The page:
The balance in the Fulton County EMS fund and the perception of the county commissioners by the voting public were big topics of discussion at the third hearing on a proposed increase in the county sales tax.
The third hearing was the first hearing held in the evening. It was conducted Thursday, Sept. 3 at 7 pm at the Robert Fulton Building.
The Fulton County Commissioners again presented their plan to rescue the county general fund from its current budget shortfall, caused by declining revenues from the sales tax, state funding, and interest income.
The general fund pays for day-to-day operations of elected officials. It pays for everything from keeping mortgage records to operating the court system.
Charts presented by the commissioners showed revenue falling, and expenses being cut to remain below revenue- but cuts in expenses not keeping up with the revenue shortfall.
As a result, the county is eating into its carryover budget, a form of cash reserve county offi cials try to maintain.
The commissioners presented a plan to deal with the general fund problem.
•Increase the sales tax one half of one percent (0.5%), or a half-cent per dollar. The commissioners anticipate this would raise about $1.45 million. The additional tax would expire in three years.
•Ask the county budget commission to roll back some property tax levies, which are collecting more than necessary.
•Place a three-year freeze on the wages of county employees, with no “balloon” raise at the end to make up for raises missed.
•Institute mandatory furlough time of 80 hours per year; essentially, county employees will lose their paid holidays.
•Continue the Early Retirement Incentive Plan, or ERIP, for another year. County workers can get up to one year of additional service credit for retiring early.
•Review hours of operation of county offices, with an eye toward reducing payrolls.
John Trudel, Archbold, former Fulton County auditor, questioned the commissioners about the county Emergency Medical Service fund balance.
County property owners pay a 2-mill property tax to provide countywide paramedic service and provide smaller fire departments with additional manpower.
Trudel said based on the fund’s balance and anticipated expenses, the EMS system could operate for more than 22 months from the cash balance alone.
Reducing the millage of the EMS levy would “show good faith” to the county taxpayers.
The county operates its business from over 200 accounts, or “line items.” Funds from one line item cannot be intermingled with another. Money cannot be moved from the EMS fund to the general fund. At the same time, reducing EMS fund revenue won’t impact the general fund.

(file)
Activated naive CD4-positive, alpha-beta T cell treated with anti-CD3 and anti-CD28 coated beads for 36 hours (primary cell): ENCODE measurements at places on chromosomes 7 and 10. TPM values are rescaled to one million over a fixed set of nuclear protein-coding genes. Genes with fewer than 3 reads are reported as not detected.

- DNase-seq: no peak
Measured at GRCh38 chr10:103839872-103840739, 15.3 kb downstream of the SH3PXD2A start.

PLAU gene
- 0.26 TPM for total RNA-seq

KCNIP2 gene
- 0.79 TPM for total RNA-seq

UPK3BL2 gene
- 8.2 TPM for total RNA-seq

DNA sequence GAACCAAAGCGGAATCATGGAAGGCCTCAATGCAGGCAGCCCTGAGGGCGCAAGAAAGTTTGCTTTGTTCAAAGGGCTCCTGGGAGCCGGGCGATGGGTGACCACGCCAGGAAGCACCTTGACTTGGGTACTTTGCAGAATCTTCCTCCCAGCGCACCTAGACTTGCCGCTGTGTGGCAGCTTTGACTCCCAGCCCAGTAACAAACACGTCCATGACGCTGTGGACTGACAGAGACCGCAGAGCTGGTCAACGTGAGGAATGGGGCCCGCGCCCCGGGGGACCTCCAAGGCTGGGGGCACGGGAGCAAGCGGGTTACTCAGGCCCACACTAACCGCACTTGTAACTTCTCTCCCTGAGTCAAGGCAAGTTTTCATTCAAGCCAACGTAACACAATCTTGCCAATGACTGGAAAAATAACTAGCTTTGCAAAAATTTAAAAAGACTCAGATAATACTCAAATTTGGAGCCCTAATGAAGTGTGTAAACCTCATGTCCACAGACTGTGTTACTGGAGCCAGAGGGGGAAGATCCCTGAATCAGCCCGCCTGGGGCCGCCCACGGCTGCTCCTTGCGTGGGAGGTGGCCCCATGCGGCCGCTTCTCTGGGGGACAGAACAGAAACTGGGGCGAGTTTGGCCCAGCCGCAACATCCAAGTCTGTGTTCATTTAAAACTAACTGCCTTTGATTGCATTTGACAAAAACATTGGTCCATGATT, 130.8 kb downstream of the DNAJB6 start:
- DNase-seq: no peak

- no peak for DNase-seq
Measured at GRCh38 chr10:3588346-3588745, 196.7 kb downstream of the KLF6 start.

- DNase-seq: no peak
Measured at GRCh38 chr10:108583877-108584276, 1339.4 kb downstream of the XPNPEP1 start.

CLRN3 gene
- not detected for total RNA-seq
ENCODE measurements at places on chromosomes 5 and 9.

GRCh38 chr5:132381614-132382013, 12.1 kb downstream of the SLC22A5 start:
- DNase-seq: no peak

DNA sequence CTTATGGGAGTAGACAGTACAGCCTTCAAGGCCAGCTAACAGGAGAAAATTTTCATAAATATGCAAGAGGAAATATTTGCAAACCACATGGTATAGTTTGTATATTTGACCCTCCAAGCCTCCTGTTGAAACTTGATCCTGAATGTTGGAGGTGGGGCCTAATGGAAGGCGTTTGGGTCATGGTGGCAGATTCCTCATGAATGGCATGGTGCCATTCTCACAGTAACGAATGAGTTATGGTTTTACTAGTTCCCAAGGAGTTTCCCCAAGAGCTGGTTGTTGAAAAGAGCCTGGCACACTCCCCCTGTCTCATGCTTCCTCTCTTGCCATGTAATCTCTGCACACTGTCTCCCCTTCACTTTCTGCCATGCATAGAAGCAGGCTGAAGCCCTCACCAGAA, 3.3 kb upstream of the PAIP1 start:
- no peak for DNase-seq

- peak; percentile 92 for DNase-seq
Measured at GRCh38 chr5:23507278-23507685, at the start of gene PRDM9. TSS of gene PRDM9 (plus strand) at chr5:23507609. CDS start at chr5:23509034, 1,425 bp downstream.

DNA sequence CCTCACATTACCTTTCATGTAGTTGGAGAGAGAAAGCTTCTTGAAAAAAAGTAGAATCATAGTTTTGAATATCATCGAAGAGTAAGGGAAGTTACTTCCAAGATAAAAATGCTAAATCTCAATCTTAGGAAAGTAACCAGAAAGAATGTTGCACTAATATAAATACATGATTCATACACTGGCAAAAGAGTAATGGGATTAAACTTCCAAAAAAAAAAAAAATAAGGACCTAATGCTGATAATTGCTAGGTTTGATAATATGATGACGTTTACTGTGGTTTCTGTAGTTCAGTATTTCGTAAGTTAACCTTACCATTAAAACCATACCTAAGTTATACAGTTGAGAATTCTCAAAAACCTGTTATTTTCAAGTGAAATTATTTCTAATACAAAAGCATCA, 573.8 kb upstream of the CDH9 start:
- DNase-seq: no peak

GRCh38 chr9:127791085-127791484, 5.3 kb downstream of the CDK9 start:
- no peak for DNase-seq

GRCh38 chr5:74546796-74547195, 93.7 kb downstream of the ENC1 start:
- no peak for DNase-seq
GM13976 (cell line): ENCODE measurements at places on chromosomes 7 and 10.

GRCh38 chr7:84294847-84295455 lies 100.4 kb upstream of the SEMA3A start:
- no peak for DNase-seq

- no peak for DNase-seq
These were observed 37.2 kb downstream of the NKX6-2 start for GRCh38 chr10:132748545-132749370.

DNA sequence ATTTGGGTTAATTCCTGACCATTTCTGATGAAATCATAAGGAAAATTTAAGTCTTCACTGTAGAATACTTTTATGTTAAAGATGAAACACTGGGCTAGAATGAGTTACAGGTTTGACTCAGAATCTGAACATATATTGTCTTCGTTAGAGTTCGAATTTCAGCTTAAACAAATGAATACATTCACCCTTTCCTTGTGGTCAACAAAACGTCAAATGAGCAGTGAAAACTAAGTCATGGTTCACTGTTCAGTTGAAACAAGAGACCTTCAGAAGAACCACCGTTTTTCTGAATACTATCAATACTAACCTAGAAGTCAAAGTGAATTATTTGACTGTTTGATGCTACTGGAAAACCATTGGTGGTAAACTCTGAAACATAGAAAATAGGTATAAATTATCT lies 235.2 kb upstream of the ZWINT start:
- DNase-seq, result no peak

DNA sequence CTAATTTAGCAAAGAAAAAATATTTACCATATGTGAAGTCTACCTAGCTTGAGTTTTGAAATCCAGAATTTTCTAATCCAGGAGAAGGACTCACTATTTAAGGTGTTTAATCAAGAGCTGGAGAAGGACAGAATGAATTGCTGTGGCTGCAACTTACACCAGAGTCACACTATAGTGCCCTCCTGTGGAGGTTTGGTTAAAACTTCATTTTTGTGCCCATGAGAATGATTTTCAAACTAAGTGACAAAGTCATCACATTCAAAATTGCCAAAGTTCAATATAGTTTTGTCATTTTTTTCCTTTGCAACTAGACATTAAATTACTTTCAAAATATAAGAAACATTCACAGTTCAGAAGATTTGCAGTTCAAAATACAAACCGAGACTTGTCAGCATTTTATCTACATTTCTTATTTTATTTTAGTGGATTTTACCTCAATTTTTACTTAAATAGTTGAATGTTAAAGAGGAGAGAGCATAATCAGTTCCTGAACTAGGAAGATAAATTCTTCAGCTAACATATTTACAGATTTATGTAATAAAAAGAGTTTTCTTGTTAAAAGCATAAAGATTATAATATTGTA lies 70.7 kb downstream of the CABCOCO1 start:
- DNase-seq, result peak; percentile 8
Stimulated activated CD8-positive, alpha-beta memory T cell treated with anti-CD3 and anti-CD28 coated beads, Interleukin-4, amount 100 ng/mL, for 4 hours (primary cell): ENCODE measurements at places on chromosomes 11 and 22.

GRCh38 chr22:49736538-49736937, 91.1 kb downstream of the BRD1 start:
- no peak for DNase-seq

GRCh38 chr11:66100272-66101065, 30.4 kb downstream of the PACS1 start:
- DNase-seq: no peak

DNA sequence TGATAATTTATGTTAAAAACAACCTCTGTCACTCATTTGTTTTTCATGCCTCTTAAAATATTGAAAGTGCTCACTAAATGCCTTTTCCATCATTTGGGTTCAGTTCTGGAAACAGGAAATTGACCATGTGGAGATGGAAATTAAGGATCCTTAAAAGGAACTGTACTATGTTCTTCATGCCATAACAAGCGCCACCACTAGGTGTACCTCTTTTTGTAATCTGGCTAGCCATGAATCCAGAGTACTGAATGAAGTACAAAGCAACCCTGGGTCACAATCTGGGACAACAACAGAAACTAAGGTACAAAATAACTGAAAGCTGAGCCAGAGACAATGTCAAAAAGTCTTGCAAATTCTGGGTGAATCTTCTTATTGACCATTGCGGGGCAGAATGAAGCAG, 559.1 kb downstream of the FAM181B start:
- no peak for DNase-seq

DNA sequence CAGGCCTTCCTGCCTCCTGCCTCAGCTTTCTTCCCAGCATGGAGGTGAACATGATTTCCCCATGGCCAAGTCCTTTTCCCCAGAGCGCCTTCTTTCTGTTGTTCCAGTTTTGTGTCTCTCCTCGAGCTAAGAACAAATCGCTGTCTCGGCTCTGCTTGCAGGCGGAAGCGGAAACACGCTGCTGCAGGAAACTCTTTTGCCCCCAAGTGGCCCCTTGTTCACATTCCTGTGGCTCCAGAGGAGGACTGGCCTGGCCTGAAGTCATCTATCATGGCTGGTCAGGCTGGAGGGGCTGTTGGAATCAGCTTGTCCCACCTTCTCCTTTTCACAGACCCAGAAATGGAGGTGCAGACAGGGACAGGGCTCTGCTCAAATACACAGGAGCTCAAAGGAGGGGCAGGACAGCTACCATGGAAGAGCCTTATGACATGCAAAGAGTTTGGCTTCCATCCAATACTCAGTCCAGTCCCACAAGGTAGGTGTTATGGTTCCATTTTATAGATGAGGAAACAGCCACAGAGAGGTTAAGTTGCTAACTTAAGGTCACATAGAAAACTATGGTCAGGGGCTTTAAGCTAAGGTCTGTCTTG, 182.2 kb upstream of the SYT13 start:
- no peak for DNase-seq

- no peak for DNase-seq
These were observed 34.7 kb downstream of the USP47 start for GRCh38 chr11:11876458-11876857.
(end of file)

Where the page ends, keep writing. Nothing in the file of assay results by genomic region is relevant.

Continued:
Joe Short, president of the commissioners, said only the county budget commission, composed of the county auditor, treasurer, and prosecutor, can reduce millages.
The commissioners asked the commission to review all county levies and reduce where possible, but the commission opted not to reduce the EMS levy.
Trudel asked if the commissioners had specifically asked the commission, in the form of a letter, to reduce the millage; Short said no.
Phil Liechty, Wauseon, said he was concerned about the perception of commissioners in the mind of the voting public.
He said he had experience in Washington, D.C., and had returned to Wauseon, his hometown.
“Whether you succeed depends on the level of confidence and trust in you.
“I encourage you to take a close, long look at the budget, and if there is any way to avoid enacting the one-half percent sales tax hike, you really should do it,” he said.
He said the half percent increase “is not going to get you anywhere,” and could, in fact, do more damage to the commissioners’ reputation than good for the budget.
Liechty said he wanted the three commissioners, all Republicans, to remain in office, to avoid handing the seats over to “the party of the other side.”
He said if Democrats are elected, taxes would increase greatly.
Short said all three commissioners were not thinking about reelection, just “doing our best for the county.”
In 2007, Paul Barnaby, commissioner, essentially vetoed an earlier attempt to increase the sales tax.
“I said I wouldn’t let the county go down. If it came to a point that we had to have it, I would stand up.
“I’m standing up,” he said.
Jump into the middle of things, get your hands dirty, fall flat on your face and then reach for the stars.- Joan L. Curcio